Further, as with his internal observation about buying Piraeus’ services, there’s a moralising edge to Stenwold’s judgement on titles: he believes Assembly members should be thinking about higher things. Of course, being constantly concerned about city planning (rather than mere survival – or, for example, trying hopelessly to ensure the respect of your colleagues) is also a luxury. This is the civic-minded equivalent of judging others for not buying organic food.

Perhaps I’m being a little harsh, because Stenwold isn’t entirely without self-awareness about his own comfortable life:

I should use a mirror more often, Stenwold thought wryly. He might himself own only to the white robes of a College Master, but his waist was approaching the dimensions of this merchant lord’s… (25)

Stenwold knows on some level that his own gestures towards minimalism are no less of a display than Paldron’s vulgar maximalism; they both have the money to eat well, and his white robes, representing as they do his position in the College, are a status symbol in and of themselves. He would probably argue that he tries to do something more worthwhile than Paldron with his comfortable life, and perhaps that as a Master Gownsman, he has earned his status in Collegium in a more justifiable way than sheer wealth. I don’t entirely disagree with him, but town-versus-gown is a different kind of elitism, not its absence.

One last note on class: whilst power from wealth or education each have a theoretically meritocratic element, and indeed there is evidently a degree of social mobility in Collegium, in both cases inheritance matters. Totho, the least privileged character we meet in this chapter, awkwardly makes this explicit:

‘He’s only in the team because of his uncle,’ declared Totho before he could stop himself, and then he grimaced at the look of hurt that Che tried desperately to hide.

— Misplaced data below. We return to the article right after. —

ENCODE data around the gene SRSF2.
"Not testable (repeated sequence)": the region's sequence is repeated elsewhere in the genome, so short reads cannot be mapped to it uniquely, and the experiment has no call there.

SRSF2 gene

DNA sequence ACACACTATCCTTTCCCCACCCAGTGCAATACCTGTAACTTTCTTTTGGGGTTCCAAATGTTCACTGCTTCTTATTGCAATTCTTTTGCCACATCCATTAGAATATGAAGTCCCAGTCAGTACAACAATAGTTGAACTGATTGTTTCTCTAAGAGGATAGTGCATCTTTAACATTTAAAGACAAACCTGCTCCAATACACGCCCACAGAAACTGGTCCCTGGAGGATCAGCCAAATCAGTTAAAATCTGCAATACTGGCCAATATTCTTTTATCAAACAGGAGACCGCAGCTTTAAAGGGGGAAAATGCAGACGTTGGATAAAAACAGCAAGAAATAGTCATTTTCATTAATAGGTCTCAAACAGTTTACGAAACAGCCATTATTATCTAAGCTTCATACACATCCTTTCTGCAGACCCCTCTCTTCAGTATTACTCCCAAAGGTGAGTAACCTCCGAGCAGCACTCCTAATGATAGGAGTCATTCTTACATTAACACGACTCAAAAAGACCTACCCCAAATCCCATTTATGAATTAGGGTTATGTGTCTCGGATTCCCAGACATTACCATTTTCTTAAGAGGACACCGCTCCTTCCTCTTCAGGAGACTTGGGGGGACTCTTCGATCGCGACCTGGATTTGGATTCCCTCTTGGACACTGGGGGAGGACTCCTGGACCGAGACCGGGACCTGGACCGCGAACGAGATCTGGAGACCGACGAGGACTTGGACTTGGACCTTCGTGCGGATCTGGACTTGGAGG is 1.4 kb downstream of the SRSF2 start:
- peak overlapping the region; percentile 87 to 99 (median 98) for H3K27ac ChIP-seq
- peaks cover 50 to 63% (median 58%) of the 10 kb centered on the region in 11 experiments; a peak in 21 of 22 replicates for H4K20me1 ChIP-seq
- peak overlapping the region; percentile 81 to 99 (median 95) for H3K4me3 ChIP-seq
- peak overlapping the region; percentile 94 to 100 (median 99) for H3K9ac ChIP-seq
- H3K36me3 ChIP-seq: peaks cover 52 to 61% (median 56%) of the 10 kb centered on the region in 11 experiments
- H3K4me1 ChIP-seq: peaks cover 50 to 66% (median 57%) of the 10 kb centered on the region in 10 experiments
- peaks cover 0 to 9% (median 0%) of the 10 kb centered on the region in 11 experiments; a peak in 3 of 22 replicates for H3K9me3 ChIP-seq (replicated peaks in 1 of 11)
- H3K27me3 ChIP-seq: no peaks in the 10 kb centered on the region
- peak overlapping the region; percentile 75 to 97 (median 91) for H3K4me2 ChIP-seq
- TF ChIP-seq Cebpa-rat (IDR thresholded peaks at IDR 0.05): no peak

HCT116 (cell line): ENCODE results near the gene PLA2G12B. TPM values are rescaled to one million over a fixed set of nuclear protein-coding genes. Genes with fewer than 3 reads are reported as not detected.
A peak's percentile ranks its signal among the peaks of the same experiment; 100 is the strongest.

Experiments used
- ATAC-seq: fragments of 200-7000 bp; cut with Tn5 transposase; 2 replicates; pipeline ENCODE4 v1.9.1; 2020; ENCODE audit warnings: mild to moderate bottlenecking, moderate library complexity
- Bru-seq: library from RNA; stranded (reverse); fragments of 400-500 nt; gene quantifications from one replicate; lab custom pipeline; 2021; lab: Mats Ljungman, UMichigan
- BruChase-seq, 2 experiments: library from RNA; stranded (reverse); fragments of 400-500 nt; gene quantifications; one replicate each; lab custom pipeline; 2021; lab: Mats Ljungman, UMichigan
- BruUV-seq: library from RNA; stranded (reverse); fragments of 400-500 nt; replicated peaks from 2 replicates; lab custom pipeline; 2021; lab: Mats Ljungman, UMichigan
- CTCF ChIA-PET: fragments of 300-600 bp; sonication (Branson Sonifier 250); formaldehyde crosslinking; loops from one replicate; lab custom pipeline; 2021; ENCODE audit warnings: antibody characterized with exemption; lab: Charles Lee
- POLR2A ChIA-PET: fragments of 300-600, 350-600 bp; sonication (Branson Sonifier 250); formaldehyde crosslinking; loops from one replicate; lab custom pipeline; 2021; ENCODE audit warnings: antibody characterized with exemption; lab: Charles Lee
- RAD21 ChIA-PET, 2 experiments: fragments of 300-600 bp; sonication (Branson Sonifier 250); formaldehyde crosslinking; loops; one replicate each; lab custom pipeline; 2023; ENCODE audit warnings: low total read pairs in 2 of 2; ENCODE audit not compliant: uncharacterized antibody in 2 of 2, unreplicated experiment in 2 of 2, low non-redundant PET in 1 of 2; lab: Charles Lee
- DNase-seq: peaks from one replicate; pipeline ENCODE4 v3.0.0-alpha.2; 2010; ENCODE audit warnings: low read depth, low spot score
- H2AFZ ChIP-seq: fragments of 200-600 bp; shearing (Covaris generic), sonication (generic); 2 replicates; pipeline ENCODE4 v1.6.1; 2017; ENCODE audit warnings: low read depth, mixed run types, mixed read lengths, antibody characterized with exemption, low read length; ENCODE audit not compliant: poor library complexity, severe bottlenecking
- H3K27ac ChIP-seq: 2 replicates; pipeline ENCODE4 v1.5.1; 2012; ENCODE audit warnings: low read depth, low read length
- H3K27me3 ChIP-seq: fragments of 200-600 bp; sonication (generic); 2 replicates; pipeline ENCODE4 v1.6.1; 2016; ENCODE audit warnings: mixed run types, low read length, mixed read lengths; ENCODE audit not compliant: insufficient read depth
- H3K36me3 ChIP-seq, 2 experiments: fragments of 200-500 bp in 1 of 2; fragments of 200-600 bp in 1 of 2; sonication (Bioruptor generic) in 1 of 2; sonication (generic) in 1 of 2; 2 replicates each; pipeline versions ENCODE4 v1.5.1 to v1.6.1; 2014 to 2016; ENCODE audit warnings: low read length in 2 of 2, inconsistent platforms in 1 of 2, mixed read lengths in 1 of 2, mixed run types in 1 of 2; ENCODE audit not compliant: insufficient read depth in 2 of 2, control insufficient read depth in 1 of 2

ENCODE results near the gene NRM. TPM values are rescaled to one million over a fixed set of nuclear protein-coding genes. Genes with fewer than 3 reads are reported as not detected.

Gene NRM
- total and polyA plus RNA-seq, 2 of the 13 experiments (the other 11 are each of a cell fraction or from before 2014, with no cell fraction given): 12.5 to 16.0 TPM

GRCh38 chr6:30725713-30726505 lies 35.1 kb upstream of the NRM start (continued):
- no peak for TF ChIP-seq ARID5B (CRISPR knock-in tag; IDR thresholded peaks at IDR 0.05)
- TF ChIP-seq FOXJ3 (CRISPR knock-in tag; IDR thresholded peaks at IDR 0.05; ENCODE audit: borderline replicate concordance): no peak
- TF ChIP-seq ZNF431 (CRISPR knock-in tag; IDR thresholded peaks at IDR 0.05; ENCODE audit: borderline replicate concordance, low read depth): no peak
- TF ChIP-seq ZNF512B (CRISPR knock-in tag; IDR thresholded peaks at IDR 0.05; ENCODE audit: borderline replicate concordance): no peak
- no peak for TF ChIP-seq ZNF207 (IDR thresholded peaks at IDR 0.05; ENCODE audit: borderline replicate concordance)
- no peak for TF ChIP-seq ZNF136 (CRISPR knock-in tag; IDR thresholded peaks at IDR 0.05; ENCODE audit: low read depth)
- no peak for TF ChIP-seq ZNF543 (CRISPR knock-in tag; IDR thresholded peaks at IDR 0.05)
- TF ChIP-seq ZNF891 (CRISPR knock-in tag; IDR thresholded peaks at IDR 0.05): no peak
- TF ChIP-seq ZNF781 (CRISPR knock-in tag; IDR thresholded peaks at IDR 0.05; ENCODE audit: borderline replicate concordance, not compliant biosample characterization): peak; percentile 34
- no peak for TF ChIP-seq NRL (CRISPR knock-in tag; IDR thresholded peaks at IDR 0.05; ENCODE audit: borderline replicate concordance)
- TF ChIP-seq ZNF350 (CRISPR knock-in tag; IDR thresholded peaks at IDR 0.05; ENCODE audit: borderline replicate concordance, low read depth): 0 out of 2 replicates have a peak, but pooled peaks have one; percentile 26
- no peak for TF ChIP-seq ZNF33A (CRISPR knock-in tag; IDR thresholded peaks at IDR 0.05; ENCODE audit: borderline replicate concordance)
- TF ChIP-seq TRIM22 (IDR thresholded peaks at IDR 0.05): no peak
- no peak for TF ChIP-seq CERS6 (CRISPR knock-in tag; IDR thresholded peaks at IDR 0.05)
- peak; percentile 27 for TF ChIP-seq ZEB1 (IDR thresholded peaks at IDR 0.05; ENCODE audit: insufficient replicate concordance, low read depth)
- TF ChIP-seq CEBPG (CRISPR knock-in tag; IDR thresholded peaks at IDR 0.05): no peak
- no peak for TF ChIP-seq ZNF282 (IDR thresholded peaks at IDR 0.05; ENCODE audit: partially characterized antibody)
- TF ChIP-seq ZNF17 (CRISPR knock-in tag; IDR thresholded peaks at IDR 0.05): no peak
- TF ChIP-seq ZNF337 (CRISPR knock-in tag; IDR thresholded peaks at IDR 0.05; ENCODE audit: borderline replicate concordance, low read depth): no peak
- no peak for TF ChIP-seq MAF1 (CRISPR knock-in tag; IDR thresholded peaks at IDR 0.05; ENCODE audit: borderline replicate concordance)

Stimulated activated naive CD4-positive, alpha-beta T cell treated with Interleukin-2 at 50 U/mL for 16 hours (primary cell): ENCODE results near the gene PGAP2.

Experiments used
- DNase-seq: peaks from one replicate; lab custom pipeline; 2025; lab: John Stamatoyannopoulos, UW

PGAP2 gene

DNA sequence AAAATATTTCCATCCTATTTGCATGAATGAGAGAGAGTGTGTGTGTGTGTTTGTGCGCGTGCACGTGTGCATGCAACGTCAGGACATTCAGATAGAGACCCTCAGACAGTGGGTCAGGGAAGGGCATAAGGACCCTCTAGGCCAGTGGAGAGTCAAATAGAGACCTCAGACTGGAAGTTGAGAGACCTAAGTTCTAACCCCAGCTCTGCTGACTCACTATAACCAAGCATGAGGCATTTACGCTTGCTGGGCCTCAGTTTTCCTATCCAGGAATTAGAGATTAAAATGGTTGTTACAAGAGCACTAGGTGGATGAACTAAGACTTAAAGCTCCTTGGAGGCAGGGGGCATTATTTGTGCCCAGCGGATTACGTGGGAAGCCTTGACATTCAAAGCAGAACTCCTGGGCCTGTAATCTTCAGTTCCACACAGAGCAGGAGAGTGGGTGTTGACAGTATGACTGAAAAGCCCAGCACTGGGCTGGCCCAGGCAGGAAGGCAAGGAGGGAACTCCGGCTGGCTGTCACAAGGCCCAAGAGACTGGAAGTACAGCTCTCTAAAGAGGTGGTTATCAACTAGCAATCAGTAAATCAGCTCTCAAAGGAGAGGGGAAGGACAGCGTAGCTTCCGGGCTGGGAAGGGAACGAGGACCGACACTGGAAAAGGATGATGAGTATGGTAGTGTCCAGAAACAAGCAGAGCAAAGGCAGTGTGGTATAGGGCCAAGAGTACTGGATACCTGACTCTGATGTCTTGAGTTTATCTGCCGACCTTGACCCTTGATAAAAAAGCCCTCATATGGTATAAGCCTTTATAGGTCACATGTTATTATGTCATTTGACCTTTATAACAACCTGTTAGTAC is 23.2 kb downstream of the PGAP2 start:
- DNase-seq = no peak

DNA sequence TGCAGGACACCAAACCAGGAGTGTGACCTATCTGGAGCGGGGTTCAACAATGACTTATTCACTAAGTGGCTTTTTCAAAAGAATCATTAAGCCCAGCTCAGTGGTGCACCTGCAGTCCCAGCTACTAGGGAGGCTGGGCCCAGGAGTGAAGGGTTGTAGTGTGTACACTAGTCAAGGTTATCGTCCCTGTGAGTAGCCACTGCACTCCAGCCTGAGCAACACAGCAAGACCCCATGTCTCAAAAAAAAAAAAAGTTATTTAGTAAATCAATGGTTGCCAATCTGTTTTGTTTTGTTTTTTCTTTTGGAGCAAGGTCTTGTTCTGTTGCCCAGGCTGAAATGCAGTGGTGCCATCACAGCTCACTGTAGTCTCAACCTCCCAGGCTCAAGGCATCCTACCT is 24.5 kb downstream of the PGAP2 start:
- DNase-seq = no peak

Because of his uncle, she was thinking. Well, that’s a broad net these days. (38)

There are advantages bestowed on the descendants of the elite. The Prowess Forum allows the exchange of skill for fame and glory, yes, but participation in the duelling society – something of a status marker, given the desirability of sponsoring a team – is about who you know, not ability. Note that this is true for Totho, though in his case it’s about luck, as well as for Che, who gets her position through nepotism. The difference is that Totho has less to be defensive about.

Alongside and intertwined with class, the chapter touches on race and gender as meaningful power dynamics in an enlightened society. The Lowlands prejudice against halfbreeds like Totho is severe:

It was said, with good reason, that the people of the Ant loved nothing more than fighting their own kind, their brothers from behind different city walls. In truth, there was one thing they took even more joy in, and that was punishing halfbreeds. Totho attended the Great College on an orphan scholarship and there was Ant-kinden and Beetle-kinden blended in his ancestry. Even on Collegium’s cosmopolitan streets, a halfbreed had a hard life. In the harsher world outside it meant exile, slavery or, in the last resort, law-breaking. (34)

Indeed, Adax calls Totho ‘slave’ during their fight (36); Ants bring their prejudices with them to the Beetle city. Yet Totho believes that his background is a mark against him for Beetles, too, hoping that Stenwold can ‘see him in a favourable light, perhaps look past the accident of his birth.’ (35)

Though it’s not an exact analogue (at least from the Beetle point-of-view, neither Spider nor Mantis-kinden are inherently inferior), there’s something to be said about Tynisa and Totho as alternative takes on racial passing, something with a particularly rich history in America. Tynisa, who as far as nearly everyone knows is Spider-kinden, is socially accepted, whereas Totho belongs nowhere. Obviously, there are multiple elements at play: presumably appearance alone makes it harder for Totho to pass, but there’s also the fact that no one expects a halfbreed Mantis-Spider-kinden, because of their intense mutual hatred, and that Tynisa’s privileged social position as Stenwold’s ward protects her from a great deal of racism (presumably people must wonder if she’s not a Spider-Beetle hybrid). In terms of passing, the way identities inflect each other can give someone the benefit of the doubt. [2]

Further interactions between money and race are highlighted by a pair of actions from Paldron. Despite the ancient and implacable race hatred between Mantis and Spider (which Everyone Knows Is True, though we’re already seeing a fair amount of holes in it), his ‘mere money’ gets Piraeus and Seladoris to fight on the same team. (27) On the other hand, what bribery presumably couldn’t achieve, the combined power of racism and elitism can when Adax isn’t disqualified for his illegitimate attack on Totho: